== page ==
In the end, all of these lead to a greater risk of heart disease and its complications, including heart attack, heart failure and stroke. Also, being obese puts a strain on other vital organs like the liver, the lungs and the brain.


Like heart disease, diabetes is one of the more serious side effects of eating too much fast food. Foods teeming with sugar like ice cream, candies, sodas, pastries and desserts can lead to an increase in blood glucose.

If blood glucose levels are too high, the pancreas will produce more insulin, the hormone responsible for controlling blood sugar. Over time, cells will become resistant to this hormone. This could then progress to diabetes if left untreated.


In 2008, American researchers found that fast food grilled chicken contained a chemical that, when heated, is associated with cancers of the breast, prostate and colon.

Fast-food meats are also loaded with additives like sodium nitrate and sodium nitrite to enhance their natural color and to kill bacteria. However, these additives can break down into substances that can cause cancer.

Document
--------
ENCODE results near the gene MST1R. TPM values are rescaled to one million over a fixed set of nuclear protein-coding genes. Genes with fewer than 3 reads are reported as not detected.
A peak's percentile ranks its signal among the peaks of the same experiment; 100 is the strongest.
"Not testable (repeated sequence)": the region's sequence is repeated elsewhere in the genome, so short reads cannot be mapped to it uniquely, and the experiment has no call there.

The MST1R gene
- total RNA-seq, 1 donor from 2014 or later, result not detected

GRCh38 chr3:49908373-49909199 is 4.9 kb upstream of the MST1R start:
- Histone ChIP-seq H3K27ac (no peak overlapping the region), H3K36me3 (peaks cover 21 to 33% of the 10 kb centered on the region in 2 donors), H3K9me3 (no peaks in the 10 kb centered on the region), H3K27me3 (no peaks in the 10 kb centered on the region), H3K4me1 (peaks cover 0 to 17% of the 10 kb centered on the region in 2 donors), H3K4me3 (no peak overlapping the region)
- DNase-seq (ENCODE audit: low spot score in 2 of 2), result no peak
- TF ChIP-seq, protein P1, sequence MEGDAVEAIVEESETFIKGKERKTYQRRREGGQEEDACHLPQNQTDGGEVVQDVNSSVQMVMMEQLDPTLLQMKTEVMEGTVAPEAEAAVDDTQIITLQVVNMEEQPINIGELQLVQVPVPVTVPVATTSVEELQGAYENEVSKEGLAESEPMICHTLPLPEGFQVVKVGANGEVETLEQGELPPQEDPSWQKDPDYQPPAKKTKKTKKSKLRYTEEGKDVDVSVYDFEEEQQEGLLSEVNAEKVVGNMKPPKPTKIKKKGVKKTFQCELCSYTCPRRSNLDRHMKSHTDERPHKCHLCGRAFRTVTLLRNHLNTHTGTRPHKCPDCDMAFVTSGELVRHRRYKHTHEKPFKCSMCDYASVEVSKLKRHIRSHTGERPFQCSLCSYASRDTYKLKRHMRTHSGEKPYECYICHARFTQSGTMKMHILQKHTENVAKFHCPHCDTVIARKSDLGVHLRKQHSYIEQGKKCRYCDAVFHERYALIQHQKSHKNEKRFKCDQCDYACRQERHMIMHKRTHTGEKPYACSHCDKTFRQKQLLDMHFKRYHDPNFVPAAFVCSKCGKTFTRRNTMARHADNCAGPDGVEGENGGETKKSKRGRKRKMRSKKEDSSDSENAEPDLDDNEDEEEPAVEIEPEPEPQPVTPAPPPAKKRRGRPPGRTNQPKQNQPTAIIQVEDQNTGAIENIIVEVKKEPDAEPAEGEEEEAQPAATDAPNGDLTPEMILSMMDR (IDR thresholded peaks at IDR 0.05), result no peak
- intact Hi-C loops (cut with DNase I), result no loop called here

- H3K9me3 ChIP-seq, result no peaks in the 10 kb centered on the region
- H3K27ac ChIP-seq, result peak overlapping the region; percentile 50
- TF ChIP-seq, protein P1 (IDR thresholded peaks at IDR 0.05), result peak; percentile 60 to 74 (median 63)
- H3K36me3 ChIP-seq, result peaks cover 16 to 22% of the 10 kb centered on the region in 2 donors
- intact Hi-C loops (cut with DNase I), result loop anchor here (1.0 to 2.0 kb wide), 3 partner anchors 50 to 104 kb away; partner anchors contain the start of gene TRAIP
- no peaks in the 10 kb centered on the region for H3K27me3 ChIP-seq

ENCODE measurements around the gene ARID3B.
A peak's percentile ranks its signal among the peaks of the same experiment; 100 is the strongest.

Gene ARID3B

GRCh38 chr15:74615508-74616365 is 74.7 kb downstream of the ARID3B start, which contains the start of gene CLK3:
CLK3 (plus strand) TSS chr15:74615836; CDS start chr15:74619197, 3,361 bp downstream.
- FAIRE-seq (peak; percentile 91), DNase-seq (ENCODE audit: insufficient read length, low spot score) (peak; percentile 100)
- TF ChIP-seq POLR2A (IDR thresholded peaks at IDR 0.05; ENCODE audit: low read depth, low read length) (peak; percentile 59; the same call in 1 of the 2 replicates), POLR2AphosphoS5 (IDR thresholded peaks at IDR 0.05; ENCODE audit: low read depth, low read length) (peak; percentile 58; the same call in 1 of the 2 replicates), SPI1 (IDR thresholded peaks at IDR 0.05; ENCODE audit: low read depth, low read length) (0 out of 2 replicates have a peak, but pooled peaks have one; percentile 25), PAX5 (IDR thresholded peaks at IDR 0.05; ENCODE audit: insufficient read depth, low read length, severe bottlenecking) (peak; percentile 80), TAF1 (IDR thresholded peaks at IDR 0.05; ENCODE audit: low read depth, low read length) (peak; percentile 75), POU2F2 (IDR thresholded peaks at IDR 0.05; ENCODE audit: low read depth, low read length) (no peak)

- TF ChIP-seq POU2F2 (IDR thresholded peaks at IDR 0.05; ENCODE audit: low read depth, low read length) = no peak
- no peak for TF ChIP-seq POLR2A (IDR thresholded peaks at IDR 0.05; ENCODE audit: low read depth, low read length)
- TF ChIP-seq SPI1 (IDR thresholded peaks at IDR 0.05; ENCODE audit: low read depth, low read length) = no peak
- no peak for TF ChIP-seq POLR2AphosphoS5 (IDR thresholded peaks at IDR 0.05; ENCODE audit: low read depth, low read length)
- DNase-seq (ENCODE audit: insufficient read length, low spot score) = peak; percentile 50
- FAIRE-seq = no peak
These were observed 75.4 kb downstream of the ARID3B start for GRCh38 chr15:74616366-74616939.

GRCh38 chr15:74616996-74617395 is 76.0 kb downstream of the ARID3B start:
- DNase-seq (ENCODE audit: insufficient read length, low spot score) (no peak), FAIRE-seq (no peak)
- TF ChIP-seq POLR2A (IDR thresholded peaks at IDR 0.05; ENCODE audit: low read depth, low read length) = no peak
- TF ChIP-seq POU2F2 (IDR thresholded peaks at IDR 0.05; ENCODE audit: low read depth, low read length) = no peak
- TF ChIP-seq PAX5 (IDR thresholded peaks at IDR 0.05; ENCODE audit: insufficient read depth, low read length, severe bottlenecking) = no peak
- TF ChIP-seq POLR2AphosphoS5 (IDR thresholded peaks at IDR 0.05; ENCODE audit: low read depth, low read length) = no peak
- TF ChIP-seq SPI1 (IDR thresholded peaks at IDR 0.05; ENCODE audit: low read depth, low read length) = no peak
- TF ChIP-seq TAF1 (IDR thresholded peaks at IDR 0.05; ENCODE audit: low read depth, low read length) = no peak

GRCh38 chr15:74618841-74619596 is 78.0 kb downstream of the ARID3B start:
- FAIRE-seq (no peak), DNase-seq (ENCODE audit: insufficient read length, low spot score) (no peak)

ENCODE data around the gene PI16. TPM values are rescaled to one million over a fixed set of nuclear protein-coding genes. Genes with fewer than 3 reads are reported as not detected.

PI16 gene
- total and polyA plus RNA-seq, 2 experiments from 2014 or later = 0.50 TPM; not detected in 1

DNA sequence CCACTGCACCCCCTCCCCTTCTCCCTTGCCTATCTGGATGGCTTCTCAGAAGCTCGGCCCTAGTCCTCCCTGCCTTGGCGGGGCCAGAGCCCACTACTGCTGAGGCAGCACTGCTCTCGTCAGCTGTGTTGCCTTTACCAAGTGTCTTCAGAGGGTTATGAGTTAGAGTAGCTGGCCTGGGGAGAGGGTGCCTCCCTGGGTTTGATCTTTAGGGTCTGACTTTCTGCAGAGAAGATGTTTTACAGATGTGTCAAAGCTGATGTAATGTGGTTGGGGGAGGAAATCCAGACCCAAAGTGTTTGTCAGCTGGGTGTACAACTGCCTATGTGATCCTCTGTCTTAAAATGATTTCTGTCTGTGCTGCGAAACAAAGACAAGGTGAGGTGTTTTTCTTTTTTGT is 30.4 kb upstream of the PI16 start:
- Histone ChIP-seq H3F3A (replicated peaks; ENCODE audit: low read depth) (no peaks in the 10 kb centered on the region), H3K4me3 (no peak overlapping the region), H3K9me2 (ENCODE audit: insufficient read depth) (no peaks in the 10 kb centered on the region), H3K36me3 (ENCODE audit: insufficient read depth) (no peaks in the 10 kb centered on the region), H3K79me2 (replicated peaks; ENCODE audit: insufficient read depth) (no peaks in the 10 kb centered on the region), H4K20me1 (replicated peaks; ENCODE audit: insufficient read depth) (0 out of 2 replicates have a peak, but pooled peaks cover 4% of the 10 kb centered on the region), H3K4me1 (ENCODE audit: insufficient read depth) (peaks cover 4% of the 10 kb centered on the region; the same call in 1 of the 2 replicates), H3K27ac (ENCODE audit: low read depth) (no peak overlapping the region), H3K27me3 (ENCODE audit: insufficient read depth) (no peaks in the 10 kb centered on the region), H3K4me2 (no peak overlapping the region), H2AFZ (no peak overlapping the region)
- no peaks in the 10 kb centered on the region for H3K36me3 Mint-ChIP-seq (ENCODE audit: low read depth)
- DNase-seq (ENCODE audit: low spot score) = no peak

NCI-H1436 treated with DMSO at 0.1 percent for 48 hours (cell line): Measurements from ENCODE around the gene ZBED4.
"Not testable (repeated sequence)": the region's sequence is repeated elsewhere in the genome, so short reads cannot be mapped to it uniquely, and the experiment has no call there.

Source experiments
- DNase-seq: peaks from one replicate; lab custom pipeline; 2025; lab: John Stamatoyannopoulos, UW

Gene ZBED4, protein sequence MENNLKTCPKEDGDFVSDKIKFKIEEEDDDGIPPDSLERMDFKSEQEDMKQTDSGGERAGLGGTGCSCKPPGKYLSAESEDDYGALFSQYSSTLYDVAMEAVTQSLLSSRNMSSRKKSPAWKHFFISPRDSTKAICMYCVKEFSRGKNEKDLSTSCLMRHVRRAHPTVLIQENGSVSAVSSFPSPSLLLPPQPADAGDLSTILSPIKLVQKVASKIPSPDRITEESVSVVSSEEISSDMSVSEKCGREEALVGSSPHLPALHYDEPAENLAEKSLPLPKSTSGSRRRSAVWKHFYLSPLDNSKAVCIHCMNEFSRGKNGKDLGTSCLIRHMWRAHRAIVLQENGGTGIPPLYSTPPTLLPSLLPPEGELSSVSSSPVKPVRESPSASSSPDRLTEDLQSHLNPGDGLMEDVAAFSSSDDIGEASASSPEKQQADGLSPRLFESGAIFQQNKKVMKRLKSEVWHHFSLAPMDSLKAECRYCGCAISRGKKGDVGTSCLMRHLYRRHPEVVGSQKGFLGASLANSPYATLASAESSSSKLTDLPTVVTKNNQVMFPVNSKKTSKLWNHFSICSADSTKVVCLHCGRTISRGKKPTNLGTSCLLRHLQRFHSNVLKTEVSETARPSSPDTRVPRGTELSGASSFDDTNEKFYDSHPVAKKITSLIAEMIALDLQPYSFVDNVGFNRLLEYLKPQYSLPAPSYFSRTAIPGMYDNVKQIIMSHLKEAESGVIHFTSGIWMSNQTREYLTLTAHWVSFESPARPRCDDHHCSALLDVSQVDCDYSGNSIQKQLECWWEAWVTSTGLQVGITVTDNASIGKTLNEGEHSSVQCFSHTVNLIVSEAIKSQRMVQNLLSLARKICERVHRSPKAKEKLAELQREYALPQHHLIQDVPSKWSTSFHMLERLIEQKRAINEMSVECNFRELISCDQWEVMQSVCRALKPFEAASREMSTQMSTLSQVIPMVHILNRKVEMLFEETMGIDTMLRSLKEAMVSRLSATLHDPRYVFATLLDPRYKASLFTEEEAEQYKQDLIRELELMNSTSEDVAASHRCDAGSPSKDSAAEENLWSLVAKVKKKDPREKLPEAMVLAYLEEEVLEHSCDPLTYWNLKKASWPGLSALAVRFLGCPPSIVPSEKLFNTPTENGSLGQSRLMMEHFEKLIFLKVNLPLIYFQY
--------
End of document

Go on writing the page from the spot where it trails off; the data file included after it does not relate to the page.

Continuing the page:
Weaker bones

Brittle bones prone to fractures could also be the result of a fast-food diet. Sodium, a nutrient abundant in fast foods like hamburgers and french fries, can weaken bones. This, coupled with the insufficient intake of bone-building nutrients like vitamin D and calcium, can heighten the risk of osteoporosis in later life.


Our bodies require a certain amount of calories to power important processes. The right amount would depend on our weight and age group, so consuming large doses of calories in one sitting isn’t often a good idea. Plus, the calories from nutrient-poor foods like fast foods do little for our bodies.

Instead, these calories fill up the stomach and signal to the brain to slow down and focus more on digesting the food. This, in turn, causes feelings of tiredness, sleepiness and fatigue.

Brain fog

Fast foods can trigger and promote inflammation in the brain, which can then affect vital cognitive functions like learning and concentration. Insufficient intake of good fats like omega-3s can also deprive the brain of the fuel it needs to power important processes.

Marisa Moore, a registered dietitian nutritionist, explains that saturated fats can have a negative impact on brain function. On top of their effects on heart health, these fats can also lead to poor focus, impaired learning and slower reflexes.

Poor mental health

The state of our mental health also depends on the foods we consume. For instance, eating fast foods high in bad fats can lead to depression.